To evaluate the performance of outlier PCA, we generated a n × p data matrix X, with n = 50 or n = 100 observations in p = 5 dimensions, and q = 0, q = 5, or q = 10 outliers. The n + q observations were generated according to X_{ij} = 50u_{i}_{1}v_{j}_{1} + 10u_{i}_{2}v_{j}_{2} + ε_{ij} + δ_{ij}1_{i>n}, where u_{1}, u_{2} and v_{1}, v_{2} are orthogonal unit vectors of lengths n + q and p, respectively, and ε_{ij}, δ_{ij} are independent error terms: ε_{ij} ~ N (0, 1) and δ_{ij} ~ Unif[(−5, −3)(3, 5)]. The last q observations are outliers due to the additional noise terms δ_{ij}. Four approaches for estimating the first two principal components were compared:
These latter two approaches were included in the comparisons since they constitute simple alternatives to outlier PCA.
To evaluate the accuracy of the principal component estimates, we computed the vector space agreement (VSA): namely, trace(P_{true}P_{est})/2, where P_{true} is the orthogonal projection matrix onto the space spanned by the two true principal components used to generate the data, and P_{est} is the orthogonal projection matrix onto the space spanned by the two estimated principal components. This quantity lies between 0 and 1. It will be 0 if the spaces spanned by the true and estimated principal components are orthogonal to each other, and will be 1 if the two spaces are identical. We also computed the OER, defined in the previous section. Results are shown in Table 2. In general, outlier PCA and OSPCA yield the highest VSA. Outlier PCA and PCAOS have comparable OERs; that of OSPCA is substantially worse.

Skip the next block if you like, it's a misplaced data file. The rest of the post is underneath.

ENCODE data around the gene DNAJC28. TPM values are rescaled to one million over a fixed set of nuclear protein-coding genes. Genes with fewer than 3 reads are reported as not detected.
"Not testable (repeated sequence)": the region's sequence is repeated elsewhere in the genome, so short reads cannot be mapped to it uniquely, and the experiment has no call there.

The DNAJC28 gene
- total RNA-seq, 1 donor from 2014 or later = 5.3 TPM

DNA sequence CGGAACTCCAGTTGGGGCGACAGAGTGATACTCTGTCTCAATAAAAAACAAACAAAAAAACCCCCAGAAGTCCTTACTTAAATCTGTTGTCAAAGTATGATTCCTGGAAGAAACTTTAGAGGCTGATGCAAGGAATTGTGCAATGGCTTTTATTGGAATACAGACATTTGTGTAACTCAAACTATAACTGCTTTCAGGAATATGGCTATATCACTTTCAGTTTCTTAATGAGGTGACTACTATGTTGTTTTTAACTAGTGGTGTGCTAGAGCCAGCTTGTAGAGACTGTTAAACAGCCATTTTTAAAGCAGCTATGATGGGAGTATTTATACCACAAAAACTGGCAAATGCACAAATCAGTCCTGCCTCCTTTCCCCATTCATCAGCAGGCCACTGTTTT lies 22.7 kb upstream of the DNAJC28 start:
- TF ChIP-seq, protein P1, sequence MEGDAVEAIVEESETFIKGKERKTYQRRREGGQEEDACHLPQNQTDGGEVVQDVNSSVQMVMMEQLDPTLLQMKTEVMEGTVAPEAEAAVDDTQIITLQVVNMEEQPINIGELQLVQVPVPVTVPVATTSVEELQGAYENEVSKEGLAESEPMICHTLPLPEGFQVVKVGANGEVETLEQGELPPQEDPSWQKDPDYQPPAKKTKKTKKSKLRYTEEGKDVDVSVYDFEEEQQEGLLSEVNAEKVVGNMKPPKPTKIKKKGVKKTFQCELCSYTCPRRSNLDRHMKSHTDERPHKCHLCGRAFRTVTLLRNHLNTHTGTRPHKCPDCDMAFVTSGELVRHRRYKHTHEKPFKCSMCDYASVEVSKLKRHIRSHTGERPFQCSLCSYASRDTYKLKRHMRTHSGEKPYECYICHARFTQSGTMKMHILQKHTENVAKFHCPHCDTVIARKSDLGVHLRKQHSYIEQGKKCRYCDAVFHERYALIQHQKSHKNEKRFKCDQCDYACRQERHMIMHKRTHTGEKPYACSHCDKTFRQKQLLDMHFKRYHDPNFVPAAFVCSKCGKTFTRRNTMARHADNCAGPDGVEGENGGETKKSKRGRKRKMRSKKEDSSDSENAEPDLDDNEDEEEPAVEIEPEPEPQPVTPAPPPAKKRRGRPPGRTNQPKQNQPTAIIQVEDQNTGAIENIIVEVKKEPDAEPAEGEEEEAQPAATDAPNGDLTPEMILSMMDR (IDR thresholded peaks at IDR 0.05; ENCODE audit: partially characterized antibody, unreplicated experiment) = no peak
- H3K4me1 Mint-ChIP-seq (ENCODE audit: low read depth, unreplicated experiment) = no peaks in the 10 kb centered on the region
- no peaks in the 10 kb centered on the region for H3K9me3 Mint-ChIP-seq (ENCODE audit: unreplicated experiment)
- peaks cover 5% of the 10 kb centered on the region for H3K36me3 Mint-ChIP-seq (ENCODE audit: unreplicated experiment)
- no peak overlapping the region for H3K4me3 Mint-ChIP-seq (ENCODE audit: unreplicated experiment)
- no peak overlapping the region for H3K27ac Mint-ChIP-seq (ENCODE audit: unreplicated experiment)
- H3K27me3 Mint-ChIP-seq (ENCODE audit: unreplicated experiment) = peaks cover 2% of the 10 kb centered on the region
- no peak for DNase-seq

In recent years, much effort has focused upon using shrinkage penalties to develop statistical methods that are sparse in the features. Such approaches were initially developed for the supervised setting (see e.g. Tibshirani 1996, Fan & Li 2001, Zou & Hastie 2005) but more recent work has focused upon feature selection in the unsupervised setting (see e.g. Pan & Shen 2007, Xie et al. 2008, Witten et al. 2009, Witten & Tibshirani 2010). Here instead we develop an approach for unsupervised learning that uses shrinkage penalties in order to obtain a result that is sparse in the observations, and is intended for use if outliers may be present among the observations. This general formulation can be used in order to combine outlier detection with any unsupervised learning method that can be written as the solution to an optimization problem.